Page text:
Peel Hunt analysts Douglas Jack and Ivor Jones reflect on Andy McCue’s decision to step down from The Restaurant Group, and what it means for the company. They warn that “although restaurant supply has finally started to fall, declining in-store demand and rising costs point to years of correction”.
The note says: “Although RTN’s share price has fallen by 75% over the last three years and restaurant supply managed to fall by 2.1% in 2018, we are cutting our target price rather than turning positive. There are many reasons for this, of which too many objectives, higher gearing, the loss of the CEO, rising costs and demand shifting away from destination mid-market casual dining are just some.
“Restaurant sector managed like-for-like sales fell 1.2% in 2018 despite the benefit of a rising number of closures (1,934) exceeding openings (1,373). Pubs continue to outperform, benefiting from 12 years of supply reduction.
“As pubs, concessions and Wagamama generate circa 70% of Ebitda, it is clear leisure/retail park Ebitda per site has fallen 48% to £152,000 pre-central costs over the past seven years but with the declines heavily weighted to the past three. The bulls claim The Restaurant Group will not own these assets in three years. How? They account for circa 360 of 590 of the company’s leases, bringing a £0.7bn lease commitment (larger than the market cap) out of The Restaurant Group’s £1.2bn.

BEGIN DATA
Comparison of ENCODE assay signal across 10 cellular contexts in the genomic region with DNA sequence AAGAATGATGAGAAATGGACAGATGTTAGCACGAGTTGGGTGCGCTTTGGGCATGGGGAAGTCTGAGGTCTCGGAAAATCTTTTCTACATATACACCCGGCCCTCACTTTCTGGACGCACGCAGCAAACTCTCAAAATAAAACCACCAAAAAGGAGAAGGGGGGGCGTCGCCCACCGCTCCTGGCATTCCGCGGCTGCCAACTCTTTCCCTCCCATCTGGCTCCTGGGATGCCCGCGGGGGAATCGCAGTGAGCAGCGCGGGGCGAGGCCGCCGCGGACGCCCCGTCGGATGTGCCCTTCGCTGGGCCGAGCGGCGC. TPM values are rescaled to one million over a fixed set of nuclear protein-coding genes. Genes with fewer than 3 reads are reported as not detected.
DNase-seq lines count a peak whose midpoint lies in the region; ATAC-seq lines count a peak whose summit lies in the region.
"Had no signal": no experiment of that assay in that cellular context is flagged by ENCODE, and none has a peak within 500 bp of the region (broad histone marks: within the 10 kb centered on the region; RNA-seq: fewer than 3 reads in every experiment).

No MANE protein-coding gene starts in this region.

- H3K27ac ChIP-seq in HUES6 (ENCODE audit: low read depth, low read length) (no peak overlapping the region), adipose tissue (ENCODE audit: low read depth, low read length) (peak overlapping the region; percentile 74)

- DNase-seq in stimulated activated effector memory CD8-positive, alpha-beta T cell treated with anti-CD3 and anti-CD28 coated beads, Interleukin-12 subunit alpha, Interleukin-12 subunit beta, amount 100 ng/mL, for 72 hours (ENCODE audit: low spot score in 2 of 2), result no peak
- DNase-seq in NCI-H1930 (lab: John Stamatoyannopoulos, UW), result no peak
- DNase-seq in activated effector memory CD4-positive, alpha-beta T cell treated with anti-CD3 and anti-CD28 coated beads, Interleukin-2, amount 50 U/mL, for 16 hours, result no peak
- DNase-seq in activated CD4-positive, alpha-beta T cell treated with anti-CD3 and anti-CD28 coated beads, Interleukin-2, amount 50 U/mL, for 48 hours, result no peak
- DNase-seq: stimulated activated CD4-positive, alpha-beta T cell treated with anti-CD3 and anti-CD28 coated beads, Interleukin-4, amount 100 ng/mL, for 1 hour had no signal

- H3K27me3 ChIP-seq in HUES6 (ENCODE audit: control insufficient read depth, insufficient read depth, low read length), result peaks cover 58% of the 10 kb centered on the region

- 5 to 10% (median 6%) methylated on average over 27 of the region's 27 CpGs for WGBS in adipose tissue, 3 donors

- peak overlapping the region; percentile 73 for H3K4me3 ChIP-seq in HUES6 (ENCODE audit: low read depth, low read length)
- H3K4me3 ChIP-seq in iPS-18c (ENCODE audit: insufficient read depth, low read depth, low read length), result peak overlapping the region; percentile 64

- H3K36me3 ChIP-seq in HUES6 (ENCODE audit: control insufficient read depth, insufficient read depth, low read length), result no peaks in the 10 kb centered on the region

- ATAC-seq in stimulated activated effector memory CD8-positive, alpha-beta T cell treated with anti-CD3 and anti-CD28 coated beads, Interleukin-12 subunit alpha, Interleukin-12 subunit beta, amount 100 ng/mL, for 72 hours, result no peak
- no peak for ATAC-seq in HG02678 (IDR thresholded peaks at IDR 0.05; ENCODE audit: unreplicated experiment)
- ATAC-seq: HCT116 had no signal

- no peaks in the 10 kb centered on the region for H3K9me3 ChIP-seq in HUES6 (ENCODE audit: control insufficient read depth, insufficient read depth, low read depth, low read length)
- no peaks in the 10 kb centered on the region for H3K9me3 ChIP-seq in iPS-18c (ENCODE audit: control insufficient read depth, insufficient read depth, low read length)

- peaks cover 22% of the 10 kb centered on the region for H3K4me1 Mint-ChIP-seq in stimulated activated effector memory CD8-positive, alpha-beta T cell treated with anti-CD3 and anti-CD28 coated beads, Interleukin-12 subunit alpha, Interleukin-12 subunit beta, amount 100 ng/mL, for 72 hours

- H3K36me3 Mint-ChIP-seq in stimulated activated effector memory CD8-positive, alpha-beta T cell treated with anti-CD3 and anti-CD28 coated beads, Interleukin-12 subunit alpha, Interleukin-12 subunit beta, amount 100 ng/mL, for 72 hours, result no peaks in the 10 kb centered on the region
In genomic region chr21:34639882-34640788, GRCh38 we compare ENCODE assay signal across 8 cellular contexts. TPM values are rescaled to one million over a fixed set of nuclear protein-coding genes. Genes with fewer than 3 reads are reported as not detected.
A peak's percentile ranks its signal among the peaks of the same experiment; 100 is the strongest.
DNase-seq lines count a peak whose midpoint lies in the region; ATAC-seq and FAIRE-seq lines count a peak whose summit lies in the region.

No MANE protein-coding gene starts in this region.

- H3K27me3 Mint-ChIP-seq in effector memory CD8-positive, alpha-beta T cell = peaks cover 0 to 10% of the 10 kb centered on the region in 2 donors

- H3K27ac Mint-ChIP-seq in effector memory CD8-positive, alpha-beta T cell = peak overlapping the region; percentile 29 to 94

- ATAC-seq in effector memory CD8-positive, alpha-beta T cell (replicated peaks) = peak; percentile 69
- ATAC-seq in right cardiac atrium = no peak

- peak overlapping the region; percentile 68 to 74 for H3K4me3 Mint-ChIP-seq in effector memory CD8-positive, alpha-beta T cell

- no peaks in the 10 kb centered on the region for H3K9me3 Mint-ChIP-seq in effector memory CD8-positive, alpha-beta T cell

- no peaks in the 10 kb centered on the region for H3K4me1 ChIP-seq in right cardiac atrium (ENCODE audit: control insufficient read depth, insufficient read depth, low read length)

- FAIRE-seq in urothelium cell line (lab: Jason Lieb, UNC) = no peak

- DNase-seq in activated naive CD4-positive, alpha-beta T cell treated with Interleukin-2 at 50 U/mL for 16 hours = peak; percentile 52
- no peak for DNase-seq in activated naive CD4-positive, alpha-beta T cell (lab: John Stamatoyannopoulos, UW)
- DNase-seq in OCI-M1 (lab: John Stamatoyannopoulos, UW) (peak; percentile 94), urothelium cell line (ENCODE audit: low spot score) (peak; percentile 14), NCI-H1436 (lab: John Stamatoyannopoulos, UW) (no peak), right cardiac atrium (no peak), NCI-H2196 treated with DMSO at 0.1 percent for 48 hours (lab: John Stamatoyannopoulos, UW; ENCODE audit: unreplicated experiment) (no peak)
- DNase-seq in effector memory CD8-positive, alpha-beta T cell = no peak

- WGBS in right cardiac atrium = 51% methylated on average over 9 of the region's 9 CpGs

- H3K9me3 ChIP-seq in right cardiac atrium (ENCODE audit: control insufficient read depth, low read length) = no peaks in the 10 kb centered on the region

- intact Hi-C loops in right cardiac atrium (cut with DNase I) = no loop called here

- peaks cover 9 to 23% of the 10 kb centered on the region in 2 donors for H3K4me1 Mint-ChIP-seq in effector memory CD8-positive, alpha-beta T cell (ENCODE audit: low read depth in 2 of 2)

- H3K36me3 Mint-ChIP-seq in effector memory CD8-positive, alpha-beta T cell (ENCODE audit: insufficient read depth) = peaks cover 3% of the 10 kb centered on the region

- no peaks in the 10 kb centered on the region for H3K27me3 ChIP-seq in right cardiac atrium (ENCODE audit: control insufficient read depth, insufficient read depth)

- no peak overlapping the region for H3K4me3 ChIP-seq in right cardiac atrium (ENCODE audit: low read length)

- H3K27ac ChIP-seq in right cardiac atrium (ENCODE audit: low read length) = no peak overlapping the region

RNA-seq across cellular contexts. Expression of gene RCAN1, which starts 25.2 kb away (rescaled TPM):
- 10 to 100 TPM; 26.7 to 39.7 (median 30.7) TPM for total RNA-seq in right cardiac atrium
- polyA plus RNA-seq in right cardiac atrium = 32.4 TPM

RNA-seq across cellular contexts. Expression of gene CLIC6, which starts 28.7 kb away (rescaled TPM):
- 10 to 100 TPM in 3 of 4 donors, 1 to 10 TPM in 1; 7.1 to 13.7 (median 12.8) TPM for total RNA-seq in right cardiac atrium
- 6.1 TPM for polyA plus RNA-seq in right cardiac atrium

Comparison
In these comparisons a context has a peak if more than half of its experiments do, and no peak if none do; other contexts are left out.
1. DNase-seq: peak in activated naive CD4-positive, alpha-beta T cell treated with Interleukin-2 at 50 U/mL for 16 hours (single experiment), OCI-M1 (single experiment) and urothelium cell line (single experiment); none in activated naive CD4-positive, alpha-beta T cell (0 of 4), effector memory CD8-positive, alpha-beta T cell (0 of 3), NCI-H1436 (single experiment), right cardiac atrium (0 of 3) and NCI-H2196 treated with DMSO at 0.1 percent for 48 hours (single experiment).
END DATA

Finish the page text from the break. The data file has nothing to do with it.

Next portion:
“The combination of falling leisure like-for-like sales and rising labour costs took the group labour ratio to 35% in 2017, the worst in the quoted leisure sector (with the exception of Wagamama, at 38.6% in 2018).
“Lfl sales are becoming more dependent on discounting and delivery, which 82% of restaurants claim is unprofitable (source: haysmacintyre).
“Although we believe in the long-term growth in the foodservice market, it should continue to gravitate from drive-to, mid-market casual dining to convenience (home delivery, quick service restaurants and fast casual), competitive socialising (pubs, bowling centres et al) and the third place (where Loungers is the leader). Although restaurant supply has finally started to fall, declining in-store demand and rising costs point to years of correction. The 60% of The Restaurant Group shareholder base that backed the Wagamama deal were sold a package of Wagamama expansion in the UK and US, franchise expansion, delivery growth, strong like-for-like sales from Wagamama, and a turnaround in the retail/leisure parks. This is all in the forecasts, yet the planner and skipper is leaving. We would recommend patience before jumping on this ship.”